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Breast reductions are a medical necessity for some women, so why aren't they covered by Medicare?

by Naomi Chainey - 16/08/16, 12:15 AM
Large breasts can cause some women health issues such as back, neck and shoulder pain.

Large breasts can cause some women health issues such as back, neck and shoulder pain. Photo: Stocksy

Last week, my friend Tahlia started a gofundme page to raise some cash for a breast reduction. Titled "Ta-Ta Tatas" the page features an image of silky lingerie and asks the public to contribute $10,000 to help her trade her unwieldy H cups for a more manageable D.

There's a sense of fun about it, reflecting Tahlia's good humour and sense of aesthetic, but upon reading the full explanation of why the funds are needed, one cannot help but be outraged by the mistreatment Tahlia has so far received at the hands of our medical establishment.

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Tahlia's surgical reference photograph.
Tahlia's surgical reference photograph. Photos: Supplied

At the tender age of 26, Tahlia is already post-menopausal, the result of ovarian failure that likely began in her teens when she first sought help for symptoms. Doctors quickly identified a hormone imbalance and prescribed drugs to correct it, but when symptoms persisted into her 20s, they began to look more intently for a cause.

What followed was six years of swinging diagnoses. Had Tahlia's ovaries failed or not? The verdict changed with each test. "The issue was being masked by the hormone therapies they were giving me," Tahlia explains to me. "It never seemed to occur to them that their own drugs were influencing the results."

The result for Tahlia was an emotional rollercoaster, as hope of ever having her own children was repeatedly given and snatched away. "Ovarian failure means no possibility of conceiving," she says. "After saying I would never have children, they changed their minds and told me I had a small window, so my partner and I agreed to start trying. Then they told us I was actually fine, so we assumed we had more time. Now they've reconfirmed that it will never be possible. It's just been devastating."

Another consequence of the revolving door diagnosis has been that Tahlia has gone years without the appropriate oestrogen therapy to protect her bone density. Post-menopausal women are at much higher risk of osteoporosis, and Tahlia has now developed its precursor, osteopenia, a situation giving Tahlia's long held desire for a breast reduction a new sense of urgency.

"I'm at risk of developing a dowager's hump," Tahlia tells me. "From fractures in the vertebrae. I've already got a curvature in the spine." Apparently having four kilograms of weight on your chest is a dangerous thing when your bone density is compromised. Tahlia's breasts may actually cause her permanent spinal damage if she does not have them reduced in a timely manner.

Astonishingly, given the medical necessity of the operation, Tahlia's impending surgery is hardly touched by Medicare. Of a total of $11,715, Medicare will contribute $1,173. A figure which barely covers the booking fee.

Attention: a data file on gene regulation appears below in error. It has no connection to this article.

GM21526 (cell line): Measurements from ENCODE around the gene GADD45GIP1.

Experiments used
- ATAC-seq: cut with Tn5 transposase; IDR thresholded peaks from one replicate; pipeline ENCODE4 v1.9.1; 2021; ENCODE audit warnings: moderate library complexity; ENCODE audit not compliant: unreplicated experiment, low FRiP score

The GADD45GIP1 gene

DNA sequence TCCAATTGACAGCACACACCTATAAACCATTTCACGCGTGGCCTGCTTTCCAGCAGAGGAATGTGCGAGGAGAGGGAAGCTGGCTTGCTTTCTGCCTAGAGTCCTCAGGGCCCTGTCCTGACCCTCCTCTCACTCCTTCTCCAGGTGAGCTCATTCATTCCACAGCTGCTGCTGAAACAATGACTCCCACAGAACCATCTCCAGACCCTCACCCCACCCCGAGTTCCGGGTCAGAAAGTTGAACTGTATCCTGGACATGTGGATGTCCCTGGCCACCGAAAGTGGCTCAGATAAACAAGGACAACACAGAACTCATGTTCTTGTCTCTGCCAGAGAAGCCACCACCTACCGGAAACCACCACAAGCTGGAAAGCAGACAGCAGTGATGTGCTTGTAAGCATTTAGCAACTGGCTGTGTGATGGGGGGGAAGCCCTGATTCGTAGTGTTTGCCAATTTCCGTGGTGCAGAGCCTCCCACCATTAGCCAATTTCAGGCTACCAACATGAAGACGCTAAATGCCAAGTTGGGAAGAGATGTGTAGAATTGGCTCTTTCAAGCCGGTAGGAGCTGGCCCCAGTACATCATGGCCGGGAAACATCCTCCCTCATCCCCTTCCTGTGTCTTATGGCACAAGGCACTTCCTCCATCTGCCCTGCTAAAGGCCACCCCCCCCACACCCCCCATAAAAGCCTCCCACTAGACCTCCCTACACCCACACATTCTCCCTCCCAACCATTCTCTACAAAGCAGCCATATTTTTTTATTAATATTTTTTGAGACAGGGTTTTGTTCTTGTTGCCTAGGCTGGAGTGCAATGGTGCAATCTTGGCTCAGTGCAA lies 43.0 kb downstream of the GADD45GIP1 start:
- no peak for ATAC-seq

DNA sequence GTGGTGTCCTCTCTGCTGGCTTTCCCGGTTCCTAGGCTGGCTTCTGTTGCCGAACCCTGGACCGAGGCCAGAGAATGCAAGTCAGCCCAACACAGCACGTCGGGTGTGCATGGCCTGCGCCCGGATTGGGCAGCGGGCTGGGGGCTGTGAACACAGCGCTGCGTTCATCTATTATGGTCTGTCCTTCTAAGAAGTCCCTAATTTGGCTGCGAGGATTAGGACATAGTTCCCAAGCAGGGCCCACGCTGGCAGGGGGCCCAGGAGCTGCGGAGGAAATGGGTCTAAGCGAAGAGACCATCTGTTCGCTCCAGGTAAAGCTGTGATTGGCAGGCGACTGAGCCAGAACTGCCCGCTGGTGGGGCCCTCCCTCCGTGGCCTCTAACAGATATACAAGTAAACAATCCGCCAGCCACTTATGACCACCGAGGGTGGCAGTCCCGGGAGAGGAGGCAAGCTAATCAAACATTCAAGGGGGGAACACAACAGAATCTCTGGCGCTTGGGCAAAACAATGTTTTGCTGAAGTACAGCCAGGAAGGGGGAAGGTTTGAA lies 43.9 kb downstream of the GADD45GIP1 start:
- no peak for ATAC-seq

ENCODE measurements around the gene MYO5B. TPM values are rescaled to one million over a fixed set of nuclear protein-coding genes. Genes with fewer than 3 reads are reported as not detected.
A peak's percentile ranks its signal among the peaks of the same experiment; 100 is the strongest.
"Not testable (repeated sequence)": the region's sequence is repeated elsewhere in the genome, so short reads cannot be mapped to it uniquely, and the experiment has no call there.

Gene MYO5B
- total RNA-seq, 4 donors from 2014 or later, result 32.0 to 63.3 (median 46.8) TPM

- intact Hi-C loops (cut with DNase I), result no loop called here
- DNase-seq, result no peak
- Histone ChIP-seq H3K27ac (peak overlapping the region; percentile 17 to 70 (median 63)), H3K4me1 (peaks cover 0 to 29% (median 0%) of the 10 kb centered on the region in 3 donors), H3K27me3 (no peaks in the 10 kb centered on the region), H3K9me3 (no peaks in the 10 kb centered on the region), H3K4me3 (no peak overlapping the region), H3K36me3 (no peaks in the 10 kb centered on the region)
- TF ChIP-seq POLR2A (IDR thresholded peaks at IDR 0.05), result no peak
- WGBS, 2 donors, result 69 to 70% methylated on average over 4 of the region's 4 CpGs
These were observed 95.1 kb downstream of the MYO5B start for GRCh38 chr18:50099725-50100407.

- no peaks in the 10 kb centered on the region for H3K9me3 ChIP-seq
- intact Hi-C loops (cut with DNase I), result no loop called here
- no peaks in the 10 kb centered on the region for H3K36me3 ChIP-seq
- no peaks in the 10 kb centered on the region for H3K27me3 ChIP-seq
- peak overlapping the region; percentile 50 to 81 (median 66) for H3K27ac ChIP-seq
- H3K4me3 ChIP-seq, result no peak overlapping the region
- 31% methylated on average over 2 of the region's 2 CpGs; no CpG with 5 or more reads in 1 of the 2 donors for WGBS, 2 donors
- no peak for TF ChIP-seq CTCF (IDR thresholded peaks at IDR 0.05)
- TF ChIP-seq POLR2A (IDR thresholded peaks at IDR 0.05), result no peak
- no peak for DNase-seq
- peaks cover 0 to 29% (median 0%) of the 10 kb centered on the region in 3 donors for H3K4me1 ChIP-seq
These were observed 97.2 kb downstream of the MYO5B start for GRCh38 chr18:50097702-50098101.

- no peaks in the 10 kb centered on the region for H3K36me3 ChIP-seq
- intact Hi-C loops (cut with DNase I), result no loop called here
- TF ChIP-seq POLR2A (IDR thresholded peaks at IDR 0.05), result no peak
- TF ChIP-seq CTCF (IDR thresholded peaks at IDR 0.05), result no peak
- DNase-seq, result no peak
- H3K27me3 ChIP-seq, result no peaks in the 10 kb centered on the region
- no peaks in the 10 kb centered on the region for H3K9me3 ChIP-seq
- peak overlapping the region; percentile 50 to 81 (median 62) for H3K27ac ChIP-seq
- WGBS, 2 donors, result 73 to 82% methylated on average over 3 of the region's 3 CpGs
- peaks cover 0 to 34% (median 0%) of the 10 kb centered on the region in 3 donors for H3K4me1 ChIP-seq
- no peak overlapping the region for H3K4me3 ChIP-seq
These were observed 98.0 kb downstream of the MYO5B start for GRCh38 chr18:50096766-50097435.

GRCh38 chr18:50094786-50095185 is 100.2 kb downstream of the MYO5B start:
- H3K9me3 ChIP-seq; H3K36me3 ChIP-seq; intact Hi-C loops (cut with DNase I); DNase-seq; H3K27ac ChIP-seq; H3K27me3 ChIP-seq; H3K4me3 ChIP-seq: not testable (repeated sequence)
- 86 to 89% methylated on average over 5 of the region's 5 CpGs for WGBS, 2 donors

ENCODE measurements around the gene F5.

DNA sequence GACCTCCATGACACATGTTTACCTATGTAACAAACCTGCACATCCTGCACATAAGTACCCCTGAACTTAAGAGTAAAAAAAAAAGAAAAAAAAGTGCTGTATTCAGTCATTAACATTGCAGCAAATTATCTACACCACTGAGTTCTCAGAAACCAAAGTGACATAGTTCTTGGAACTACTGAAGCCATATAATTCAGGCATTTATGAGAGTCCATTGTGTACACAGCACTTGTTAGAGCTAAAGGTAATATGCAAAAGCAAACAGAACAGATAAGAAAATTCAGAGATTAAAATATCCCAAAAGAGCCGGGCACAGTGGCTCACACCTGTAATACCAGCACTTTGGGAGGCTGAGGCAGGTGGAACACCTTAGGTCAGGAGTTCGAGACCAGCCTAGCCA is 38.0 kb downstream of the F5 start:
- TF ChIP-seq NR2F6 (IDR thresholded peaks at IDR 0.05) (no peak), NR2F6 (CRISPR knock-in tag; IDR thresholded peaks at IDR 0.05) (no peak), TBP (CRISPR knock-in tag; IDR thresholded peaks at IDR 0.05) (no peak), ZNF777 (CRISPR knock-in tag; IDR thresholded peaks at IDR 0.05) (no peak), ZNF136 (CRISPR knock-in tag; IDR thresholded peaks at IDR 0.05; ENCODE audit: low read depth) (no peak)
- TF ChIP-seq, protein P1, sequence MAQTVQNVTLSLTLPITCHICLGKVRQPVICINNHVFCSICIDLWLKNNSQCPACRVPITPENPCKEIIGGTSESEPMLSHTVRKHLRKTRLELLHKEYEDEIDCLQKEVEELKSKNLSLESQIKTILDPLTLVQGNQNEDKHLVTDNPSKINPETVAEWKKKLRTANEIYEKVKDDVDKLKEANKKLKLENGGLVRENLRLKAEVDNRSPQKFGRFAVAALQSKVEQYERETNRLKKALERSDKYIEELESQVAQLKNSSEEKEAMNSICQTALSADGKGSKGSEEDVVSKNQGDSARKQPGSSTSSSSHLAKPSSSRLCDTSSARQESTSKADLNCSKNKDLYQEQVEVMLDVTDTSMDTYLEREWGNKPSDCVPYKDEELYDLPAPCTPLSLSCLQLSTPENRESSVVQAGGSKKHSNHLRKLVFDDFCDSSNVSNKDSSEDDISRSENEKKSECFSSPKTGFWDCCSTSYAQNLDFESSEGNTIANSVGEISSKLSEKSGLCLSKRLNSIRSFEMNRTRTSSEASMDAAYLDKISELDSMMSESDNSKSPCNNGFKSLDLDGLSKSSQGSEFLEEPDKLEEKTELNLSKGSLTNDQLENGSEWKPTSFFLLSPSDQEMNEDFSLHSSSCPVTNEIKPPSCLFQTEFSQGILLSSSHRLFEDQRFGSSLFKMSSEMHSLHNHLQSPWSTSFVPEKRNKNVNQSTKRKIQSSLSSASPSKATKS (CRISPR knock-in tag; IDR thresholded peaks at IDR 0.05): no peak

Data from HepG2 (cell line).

Adding insult to injury, Tahlia's capacity to pay the gap has been seriously hampered by an inability to work for almost two years due to severe endometriosis.

If you're unfamiliar, endometriosis is a condition where the tissue that usually lines the uterus starts growing outside of it, wreaking havoc upon the pelvic organs and bleeding into the abdominal cavity during menstruation. It can cause intense pain and fatigue, and often leads to digestive problems, reduced fertility and painful sex.

On average, it takes seven and a half years to diagnose, with women reporting that their symptoms are routinely brushed off by acquaintances and medical professionals alike. Certainly this was Tahlia's experience. In her case, the diagnosis took twelve years.

"I was vomiting every day at work," Tahlia recalls, "eventually I just couldn't do it anymore." After a decade of being told to take a Panadol and think positive, Tahlia had become too incapacitated to be independent by the time endometriosis was finally floated as the culprit. Then came the long waiting period for the diagnostic laparoscopy – a small surgery allowing doctors to see the inside of the abdominal cavity, identify the problem, and laser out any tissue that should not be there.

Tahlia's pelvic region was covered in superficial lesions which have now been removed. She tells me this with a strong sense of validation while still recovering from the operation. Resentment for the pack of medical professionals whose dismissive attitudes had to be battled for this result is palpable.

The next battle is, of course, a financial one. While Tahlia is hoping to recover well enough to go back to work, the damage to her finances is already done, and the breast reduction surgery is not one that can safely wait. Gofundme is a last resort, with Tahlia now depending on the generosity of strangers to save her vertebrae from fracturing.

Tahlia's story represents a massive failure on the part of our medical establishment to support women's health. Her experiences of dismissal and misdiagnosis are, sadly, not uncommon, and Medicare's failure to support a medically necessary procedure shows us exactly where our government can start improving its services.

 

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